Maybe you’re visiting a friend and your baby needs a nap. Maybe your toddler nodded off in the car and you’re not especially inclined to wake them. Maybe you flew to grandma’s house and forgot to grab the video baby monitor on the way out the door. Whatever the reason, there are going to be times when you need eyes on your sleeping child that are not your own and find yourself without a video baby monitor.
Thankfully, that’s not a problem in a world where pretty much everybody carries a smartphone. In a pinch, it’s easy to turn phones, tablets, or laptops into makeshift video monitors in a couple of easy steps — or, honestly, into a fixed monitor for the nursery if you have a spare laptop or a few old phones lying around.
Either way, the process is the same. Here’s how to do with iOS, Android, and Windows devices.
What you’ll need: Two iPhones, iPads, or a combination of both. They can be either your current devices or old phones you aren’t using anymore.
Setup time: Two minutes.
How it works: Using FaceTime (it’s the easiest method), you’ll set up a video call between you and your sleeping child.
How to do it:
- Set up one phone or tablet in clear view of your sleeping kid ⏤ that’s your camera. Obviously, you may need to prop it up with a book or something to ensure the proper angle, but just make sure it’s not within reach of said child when they wake up. Also, if you don’t want the screen to distract a kid as they fall asleep, use the back camera.
- Open the FaceTime app on the second phone, that’s your monitor, and enter the phone number/email associated with first. (Apple allows users to Facetime themselves on multiple devices so if both phones or tablets are yours, simply enter your Apple ID. If it belongs your partner, dial their phone number or Apple ID.)
- Now select the green camera icon in the FaceTime app to start the video call.
- Accept the FaceTime call and you should now see your child on the screen. Turn down the volume on the camera phone (but don’t mute if you want to hear any potential crying) and proceed with whatever it was you were doing.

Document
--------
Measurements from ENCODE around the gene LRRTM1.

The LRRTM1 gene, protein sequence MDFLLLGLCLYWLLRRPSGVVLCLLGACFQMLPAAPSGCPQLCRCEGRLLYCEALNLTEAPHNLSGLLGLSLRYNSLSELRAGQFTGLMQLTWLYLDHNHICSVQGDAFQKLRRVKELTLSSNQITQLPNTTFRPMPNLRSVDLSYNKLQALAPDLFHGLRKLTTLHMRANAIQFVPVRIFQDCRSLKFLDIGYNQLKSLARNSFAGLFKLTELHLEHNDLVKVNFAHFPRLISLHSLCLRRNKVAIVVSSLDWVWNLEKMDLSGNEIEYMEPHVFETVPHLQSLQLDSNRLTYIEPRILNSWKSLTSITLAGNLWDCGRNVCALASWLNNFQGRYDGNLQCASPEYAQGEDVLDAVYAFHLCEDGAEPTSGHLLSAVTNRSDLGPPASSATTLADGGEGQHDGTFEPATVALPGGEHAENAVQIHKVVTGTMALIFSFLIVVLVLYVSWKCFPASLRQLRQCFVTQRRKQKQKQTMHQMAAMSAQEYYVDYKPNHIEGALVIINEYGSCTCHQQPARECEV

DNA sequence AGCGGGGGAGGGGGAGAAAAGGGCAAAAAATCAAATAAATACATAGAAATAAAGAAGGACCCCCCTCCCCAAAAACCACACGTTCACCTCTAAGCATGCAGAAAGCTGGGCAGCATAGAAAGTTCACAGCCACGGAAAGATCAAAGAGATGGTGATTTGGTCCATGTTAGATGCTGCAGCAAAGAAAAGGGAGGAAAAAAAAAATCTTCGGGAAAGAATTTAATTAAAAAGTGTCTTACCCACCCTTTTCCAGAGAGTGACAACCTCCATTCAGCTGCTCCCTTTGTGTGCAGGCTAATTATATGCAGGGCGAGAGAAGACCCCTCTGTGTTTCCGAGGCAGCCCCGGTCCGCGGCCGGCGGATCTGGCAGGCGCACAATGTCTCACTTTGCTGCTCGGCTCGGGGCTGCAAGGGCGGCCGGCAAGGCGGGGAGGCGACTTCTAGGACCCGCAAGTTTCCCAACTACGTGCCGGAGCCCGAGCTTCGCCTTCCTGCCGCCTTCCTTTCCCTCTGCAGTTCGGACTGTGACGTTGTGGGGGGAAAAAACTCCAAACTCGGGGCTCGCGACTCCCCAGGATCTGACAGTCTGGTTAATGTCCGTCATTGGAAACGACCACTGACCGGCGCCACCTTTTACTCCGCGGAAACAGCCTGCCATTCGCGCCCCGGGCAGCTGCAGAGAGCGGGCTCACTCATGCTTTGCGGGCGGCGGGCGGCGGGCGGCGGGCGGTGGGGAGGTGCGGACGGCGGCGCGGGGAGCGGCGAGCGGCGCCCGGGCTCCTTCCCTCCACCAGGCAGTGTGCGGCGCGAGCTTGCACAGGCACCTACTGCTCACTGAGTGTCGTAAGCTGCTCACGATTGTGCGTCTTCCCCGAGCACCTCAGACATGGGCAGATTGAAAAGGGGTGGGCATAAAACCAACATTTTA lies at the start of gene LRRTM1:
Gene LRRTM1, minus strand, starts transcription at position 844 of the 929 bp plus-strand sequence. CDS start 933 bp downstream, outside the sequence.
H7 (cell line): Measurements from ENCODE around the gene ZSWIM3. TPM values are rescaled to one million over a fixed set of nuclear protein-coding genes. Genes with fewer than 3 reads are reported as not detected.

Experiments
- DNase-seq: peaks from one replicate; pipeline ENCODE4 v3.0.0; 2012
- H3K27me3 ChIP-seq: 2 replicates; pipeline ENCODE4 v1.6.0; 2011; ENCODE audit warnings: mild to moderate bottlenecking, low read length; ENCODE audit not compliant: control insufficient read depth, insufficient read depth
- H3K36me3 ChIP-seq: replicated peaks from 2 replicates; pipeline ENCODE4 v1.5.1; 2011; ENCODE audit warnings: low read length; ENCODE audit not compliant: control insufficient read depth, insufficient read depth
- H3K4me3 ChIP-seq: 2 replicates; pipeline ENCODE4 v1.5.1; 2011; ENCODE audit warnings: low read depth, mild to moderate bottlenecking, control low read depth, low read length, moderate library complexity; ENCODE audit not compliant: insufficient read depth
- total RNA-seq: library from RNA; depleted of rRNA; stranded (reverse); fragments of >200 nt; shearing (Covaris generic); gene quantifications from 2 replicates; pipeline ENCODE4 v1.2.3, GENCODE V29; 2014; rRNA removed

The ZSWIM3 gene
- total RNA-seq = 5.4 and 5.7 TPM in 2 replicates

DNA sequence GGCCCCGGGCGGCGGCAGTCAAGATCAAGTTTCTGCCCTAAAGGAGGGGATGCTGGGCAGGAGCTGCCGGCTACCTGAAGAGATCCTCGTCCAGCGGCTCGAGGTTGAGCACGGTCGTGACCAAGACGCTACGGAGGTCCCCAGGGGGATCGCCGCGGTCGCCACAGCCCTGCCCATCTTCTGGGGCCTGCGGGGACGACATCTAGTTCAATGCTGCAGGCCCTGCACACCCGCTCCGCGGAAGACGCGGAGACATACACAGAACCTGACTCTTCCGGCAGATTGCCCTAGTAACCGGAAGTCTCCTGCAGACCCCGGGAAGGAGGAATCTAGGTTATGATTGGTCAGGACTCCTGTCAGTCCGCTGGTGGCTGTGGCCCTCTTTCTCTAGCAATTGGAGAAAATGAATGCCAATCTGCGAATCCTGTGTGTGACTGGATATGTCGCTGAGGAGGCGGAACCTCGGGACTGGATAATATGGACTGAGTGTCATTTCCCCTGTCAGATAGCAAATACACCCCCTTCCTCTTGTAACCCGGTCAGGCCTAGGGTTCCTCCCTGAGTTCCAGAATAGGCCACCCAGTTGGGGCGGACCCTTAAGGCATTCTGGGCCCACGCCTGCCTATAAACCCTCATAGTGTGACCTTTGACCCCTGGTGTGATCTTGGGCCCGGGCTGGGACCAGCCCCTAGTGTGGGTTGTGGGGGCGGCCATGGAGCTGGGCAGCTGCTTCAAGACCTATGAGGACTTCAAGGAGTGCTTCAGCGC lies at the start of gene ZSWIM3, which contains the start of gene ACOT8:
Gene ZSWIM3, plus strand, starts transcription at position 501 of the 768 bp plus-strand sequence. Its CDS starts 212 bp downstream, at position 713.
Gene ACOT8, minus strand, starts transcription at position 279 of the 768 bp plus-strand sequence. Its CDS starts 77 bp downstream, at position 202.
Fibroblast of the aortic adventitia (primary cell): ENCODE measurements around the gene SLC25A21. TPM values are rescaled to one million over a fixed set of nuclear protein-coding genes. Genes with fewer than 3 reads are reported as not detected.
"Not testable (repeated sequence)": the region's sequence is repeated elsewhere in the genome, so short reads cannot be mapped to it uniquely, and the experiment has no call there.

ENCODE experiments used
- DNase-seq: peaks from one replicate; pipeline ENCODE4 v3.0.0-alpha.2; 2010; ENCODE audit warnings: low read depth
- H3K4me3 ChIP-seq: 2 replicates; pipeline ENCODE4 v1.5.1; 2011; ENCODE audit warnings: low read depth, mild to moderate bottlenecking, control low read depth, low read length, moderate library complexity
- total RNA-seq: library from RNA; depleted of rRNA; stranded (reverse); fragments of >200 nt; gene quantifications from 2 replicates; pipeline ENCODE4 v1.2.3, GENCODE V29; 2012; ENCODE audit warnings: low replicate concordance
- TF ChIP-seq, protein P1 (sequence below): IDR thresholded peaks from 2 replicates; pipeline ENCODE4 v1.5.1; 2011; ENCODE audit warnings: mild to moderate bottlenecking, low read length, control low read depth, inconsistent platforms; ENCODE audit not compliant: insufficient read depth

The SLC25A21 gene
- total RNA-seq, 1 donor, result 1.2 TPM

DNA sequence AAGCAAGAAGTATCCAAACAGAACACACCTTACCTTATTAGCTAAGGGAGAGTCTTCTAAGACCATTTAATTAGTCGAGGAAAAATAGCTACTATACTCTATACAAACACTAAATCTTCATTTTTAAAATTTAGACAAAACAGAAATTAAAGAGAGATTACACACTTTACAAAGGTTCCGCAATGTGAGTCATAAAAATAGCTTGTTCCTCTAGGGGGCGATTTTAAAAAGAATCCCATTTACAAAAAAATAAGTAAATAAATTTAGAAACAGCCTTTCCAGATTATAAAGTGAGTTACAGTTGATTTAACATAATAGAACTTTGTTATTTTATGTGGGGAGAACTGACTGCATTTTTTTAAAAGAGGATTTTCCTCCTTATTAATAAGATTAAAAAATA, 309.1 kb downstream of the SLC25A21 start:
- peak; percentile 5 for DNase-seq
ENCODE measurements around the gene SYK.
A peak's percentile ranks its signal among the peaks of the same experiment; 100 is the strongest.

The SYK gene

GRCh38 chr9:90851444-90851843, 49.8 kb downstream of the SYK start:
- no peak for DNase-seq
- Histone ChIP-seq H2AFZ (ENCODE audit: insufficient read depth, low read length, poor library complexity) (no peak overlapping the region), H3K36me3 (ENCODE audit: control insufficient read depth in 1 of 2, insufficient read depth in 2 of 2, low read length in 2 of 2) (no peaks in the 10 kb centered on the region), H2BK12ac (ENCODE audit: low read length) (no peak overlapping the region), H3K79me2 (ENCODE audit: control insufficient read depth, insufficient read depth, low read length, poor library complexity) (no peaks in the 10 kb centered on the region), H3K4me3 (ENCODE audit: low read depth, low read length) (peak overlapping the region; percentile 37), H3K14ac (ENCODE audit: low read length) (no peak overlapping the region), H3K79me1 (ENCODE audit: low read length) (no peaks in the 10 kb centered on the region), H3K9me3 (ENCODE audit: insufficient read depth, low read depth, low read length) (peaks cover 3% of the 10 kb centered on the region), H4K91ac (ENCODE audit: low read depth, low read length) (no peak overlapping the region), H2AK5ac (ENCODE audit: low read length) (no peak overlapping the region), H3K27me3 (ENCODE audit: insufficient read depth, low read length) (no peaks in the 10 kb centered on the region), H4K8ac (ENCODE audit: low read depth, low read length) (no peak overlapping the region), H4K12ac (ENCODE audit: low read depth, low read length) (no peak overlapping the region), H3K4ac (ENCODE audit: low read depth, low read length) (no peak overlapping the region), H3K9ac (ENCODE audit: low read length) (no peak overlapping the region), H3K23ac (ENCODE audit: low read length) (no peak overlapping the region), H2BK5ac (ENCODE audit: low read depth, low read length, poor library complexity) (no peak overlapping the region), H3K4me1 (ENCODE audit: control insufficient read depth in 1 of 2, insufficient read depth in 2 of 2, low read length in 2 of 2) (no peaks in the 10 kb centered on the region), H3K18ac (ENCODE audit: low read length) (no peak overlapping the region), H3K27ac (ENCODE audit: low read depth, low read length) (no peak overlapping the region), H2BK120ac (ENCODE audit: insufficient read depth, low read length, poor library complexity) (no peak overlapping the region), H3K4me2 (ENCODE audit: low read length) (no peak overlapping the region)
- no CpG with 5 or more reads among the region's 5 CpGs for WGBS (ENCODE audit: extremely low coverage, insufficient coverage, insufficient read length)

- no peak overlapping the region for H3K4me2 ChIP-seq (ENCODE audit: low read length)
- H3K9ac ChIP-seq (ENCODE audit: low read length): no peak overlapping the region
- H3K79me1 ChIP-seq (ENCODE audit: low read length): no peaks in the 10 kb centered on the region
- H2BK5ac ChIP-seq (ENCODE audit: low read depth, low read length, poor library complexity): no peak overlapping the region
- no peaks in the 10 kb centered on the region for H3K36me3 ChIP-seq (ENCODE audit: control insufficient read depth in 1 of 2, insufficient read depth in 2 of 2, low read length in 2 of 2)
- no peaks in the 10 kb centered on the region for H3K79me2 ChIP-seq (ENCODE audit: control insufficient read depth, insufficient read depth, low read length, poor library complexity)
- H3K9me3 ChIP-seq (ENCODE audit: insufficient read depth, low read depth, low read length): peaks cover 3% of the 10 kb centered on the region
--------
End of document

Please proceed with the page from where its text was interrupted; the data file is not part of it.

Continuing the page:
Pros: Super fast setup and only requires one account.
Cons: Only works on Apple devices and accounts.
What you’ll need: Same deal, either two Android smartphones or tablets.
Setup time: 5 minutes.
How it works: If you use Google Duo, Google Hangouts, or Skype to make video calls, then the process is pretty much identical to using FaceTime above. You can also, however, download one of the many baby cam apps in the Google Play Store ⏤ they work just as well. We like Nancy Baby Monitor because it also works on iOS, which means that if you and your spouse are a divided (iOS/Android) family, you can still connect both phones.
How to do it:
- Download the Nancy Baby Monitor from the Google Play Store and install/open on both devices.
- On the camera device, select the ‘Baby’ icon. A number should appear.
- On the monitor device, select the ‘Parent’ icon. Enter the number from the camera device.
- With both devices paired, the video should appear on the screen. Make sure you select the Video tab and adjust the motion sensitivity
- Again, make sure the volume is down on the camera device but the microphone isn’t muted, assuming you’d like to hear audio.
Pros: Cross-platform, free, very little delay, simple to set up.
Cons: The security of the 4-digit pin is questionable and there are few options for customizing.
What you’ll need: A laptop with a built-in webcam. (Apple MacBooks can use Facetime so this section is targeted more to Windows laptops.) A pair of Google or Skype accounts.
Setup time: 5 minutes
How it works: Same as above, except you’ll use Google Hangouts or Skype to set up a video chat from the laptop to your phone. Either device can work as the camera.
How to do it:
- Place the laptop or phone somewhere within view, but out of reach, of the soon-to-be-sleeping child.
- Log into Google Hangouts from the laptop with Google account A.
- Log into Hangouts from the smartphone using Google account B.
- Send a video chat request (little camera icon) from the laptop to the phone.
- Accept the request from the phone.
- After the chat is initiated, dim the screen of the laptop completely and make sure the volume is down. Also, if you’re using battery power, make sure the Power Save options aren’t set to turn the computer off mid-streaming.
Pros: Frees up a phone if you don’t have a spare. Totally cross-platform and free. You can get work done on your laptop while your child sleeps.
Cons: You need two different Skype or Google accounts to make it work. It can be tricky to set up if the baby is already sleeping, as laptops are large and awkward to place.
One final word of warning: Keep an eye on battery levels and cellular data limits. You don’t want the camera to cut out mid-nap or be stuck with a pricey phone bill at the end of the month because you forgot to enable Wi-Fi.